The web is a visual place and proper use of imagery matters. The written word, no matter how informative and prosaic it may be, won’t get significant traction without a good visual presentation. But the value of images goes even beyond that. How you implement them on your website can have a significant effect–for better or worse–on your search position. Here are three image SEO tips that can give you a rankings lift.
Use The Title, Description and Alt Text Area
It can be easy to ignore the area in your content management system where you can give a title, description and alt text to each image. After all, some website visitors won’t see either one. But ignoring these spaces of digital real estate is a mistake.
First off, some people will see them–a visually impaired person browsing your site may be using a tool that simply shows the description of an image instead of the image itself. If your title is ArticleImageFile1.jpg and the description and alt text are left blank, they won’t know what’s supposed to be there.
While you may think the number of people impacted here might be small, adding these items is an important tenet of having a website that is accessible. And depending what industry you’re in, making your website accessible to the visually impaired may be subject to regulation under the Americans For Disabilities Act.
Furthermore, search engines will take notice. Every single time they crawl your site. Search algorithms like precision and knowing exactly what content is about before they give it–or any written content associated with it–a good ranking. Leaving the title and description blank is a missed opportunity to provide that descriptive precision and leaves the door open for your competitors.
Pick The Right Format
The most common image format is the jpg. The universality of this format means it’s supported by every browser. JPGs are generally considered the best format to use for photos. But it is not always the right choice.
When a jpg image is compressed (something we’ll talk more about in a moment), there is data loss, which can impact image quality. More often than not, the quality loss isn’t enough to override the benefits of jpg. But there are two other options that have their place. The GIF has a small size and is ideal for company logos and other smaller page elements. On the other end of the spectrum is the PNG, which compresses large images without a loss of data.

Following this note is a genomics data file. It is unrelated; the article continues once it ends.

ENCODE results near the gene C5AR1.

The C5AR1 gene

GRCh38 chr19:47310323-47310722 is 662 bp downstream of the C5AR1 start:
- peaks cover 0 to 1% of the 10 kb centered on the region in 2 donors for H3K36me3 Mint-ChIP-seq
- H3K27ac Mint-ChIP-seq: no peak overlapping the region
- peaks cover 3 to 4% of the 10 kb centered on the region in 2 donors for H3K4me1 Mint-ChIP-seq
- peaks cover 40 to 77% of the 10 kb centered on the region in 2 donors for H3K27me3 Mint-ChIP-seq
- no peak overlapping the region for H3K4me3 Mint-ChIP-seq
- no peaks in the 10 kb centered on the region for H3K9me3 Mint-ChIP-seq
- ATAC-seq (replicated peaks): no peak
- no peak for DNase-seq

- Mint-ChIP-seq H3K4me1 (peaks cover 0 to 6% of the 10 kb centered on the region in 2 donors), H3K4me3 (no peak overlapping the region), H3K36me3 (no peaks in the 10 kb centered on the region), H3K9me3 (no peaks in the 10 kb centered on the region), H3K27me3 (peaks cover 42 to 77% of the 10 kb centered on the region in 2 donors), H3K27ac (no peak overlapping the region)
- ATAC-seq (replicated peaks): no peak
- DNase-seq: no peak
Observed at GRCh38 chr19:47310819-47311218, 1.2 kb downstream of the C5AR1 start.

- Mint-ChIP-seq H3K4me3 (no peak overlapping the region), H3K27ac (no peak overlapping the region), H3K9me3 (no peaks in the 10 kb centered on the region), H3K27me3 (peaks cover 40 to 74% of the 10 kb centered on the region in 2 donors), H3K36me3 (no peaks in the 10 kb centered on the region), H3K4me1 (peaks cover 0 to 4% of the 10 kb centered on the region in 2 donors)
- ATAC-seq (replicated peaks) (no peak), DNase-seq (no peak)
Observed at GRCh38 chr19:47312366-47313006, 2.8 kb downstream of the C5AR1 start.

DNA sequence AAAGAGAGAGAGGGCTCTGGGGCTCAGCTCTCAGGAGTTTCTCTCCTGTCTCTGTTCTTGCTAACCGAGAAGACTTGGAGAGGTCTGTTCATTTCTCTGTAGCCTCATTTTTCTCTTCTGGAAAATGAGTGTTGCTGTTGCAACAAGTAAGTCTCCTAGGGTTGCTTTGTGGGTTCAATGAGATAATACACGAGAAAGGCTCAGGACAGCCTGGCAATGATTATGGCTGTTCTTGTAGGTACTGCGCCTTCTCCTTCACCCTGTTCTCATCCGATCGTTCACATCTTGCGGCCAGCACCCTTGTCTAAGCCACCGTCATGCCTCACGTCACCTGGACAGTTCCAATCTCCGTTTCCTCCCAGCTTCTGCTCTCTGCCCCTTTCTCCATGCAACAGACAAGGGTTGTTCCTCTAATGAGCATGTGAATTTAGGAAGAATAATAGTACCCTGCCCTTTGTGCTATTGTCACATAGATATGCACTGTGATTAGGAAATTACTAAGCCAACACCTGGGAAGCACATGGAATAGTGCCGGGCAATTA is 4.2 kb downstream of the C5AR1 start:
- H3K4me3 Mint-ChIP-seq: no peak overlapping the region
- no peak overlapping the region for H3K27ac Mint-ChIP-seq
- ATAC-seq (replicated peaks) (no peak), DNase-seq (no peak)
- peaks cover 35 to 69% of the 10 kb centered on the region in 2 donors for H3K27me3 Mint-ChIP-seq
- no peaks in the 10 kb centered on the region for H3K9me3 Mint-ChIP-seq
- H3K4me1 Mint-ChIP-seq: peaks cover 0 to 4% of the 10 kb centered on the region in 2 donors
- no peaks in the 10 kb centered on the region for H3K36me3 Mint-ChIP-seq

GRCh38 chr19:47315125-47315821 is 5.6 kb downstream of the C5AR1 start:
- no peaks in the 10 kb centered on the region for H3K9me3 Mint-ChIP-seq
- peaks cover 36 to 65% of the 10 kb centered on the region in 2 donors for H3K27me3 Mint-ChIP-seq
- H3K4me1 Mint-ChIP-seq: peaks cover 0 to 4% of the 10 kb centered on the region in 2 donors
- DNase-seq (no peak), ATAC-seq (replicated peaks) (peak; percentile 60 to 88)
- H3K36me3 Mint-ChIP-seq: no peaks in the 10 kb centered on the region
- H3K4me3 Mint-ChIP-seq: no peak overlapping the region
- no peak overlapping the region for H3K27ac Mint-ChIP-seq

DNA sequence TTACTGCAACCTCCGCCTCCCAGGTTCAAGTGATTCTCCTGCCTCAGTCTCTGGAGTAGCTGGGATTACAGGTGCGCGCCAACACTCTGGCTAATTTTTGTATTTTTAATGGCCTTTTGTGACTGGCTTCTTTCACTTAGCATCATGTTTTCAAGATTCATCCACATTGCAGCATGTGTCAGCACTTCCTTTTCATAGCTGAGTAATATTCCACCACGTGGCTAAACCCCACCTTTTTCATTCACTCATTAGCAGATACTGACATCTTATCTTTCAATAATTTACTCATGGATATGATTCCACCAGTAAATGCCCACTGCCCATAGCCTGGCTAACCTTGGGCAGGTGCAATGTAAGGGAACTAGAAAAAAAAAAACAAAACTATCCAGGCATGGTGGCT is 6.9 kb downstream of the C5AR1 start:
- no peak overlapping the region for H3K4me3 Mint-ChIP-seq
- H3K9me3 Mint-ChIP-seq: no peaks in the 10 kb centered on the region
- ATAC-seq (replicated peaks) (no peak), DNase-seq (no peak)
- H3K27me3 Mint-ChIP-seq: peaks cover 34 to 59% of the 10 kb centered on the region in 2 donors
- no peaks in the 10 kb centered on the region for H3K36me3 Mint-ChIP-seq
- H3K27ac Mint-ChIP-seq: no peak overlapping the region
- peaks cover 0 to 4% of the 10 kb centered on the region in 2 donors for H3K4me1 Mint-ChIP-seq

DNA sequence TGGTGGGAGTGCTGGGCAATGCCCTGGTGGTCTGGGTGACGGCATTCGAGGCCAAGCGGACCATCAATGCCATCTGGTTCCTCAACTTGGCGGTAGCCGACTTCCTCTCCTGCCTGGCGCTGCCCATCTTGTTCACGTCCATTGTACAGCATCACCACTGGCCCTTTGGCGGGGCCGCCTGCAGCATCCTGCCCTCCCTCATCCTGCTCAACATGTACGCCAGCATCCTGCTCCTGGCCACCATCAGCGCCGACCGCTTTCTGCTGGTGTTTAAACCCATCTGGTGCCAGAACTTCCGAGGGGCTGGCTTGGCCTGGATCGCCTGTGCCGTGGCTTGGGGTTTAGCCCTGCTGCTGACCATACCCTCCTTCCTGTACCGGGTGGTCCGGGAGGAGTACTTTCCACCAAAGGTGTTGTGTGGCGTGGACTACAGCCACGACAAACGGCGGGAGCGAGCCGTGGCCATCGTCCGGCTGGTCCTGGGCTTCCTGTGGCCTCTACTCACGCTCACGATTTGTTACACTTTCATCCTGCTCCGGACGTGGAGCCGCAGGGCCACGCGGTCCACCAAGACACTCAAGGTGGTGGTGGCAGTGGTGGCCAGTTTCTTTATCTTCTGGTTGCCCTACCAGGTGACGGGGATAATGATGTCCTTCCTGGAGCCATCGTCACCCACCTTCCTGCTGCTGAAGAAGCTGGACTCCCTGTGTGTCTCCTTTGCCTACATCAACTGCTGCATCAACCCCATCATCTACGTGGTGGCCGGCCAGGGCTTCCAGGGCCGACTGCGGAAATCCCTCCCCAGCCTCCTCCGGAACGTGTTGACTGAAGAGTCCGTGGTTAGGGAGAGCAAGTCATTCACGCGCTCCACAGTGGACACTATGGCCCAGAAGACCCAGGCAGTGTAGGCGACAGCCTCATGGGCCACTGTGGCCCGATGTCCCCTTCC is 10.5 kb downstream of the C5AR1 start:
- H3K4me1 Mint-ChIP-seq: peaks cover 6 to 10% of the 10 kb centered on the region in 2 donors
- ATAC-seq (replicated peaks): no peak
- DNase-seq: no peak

If you choose to implement a GIF or PNG on your website, make sure the browsers used by the majority of your visitors (data you can find in Google Analytics) will support those formats.
Sizing & Compression
Loading time is a critical factor for SEO ranking and nothing can slow down a website loading like a big image. That means you need to pick the right size for your image and then make sure it’s compressed.
WordPress helps in the sizing process. They offer you some standard resizing options–Large, Medium and Small–that will do it automatically. Keep in mind though, that this resizing is still proportionate to the size of the original image. So if you uploaded an image that was 5000 x 3000, it’s still going to be enormous if you insert the Small version into your content. There are a lot of free tools online to resize images, including within WordPress itself. So make sure your base image is at an appropriate size.
Compression is different from size. Compression refers to the amount of data within an image. When you use a compression tool, you are removing or reorganizing the data to reduce the bytes within an image. This is a necessary process for a lot of images, but be aware that there will be a reduction in quality. You need to find a sweet spot that allows reasonable image quality while still getting the SEO benefits of compression.
Images are all over the web and they represent a tremendous marketing opportunity for your content. It’s important that implementation be done correctly.
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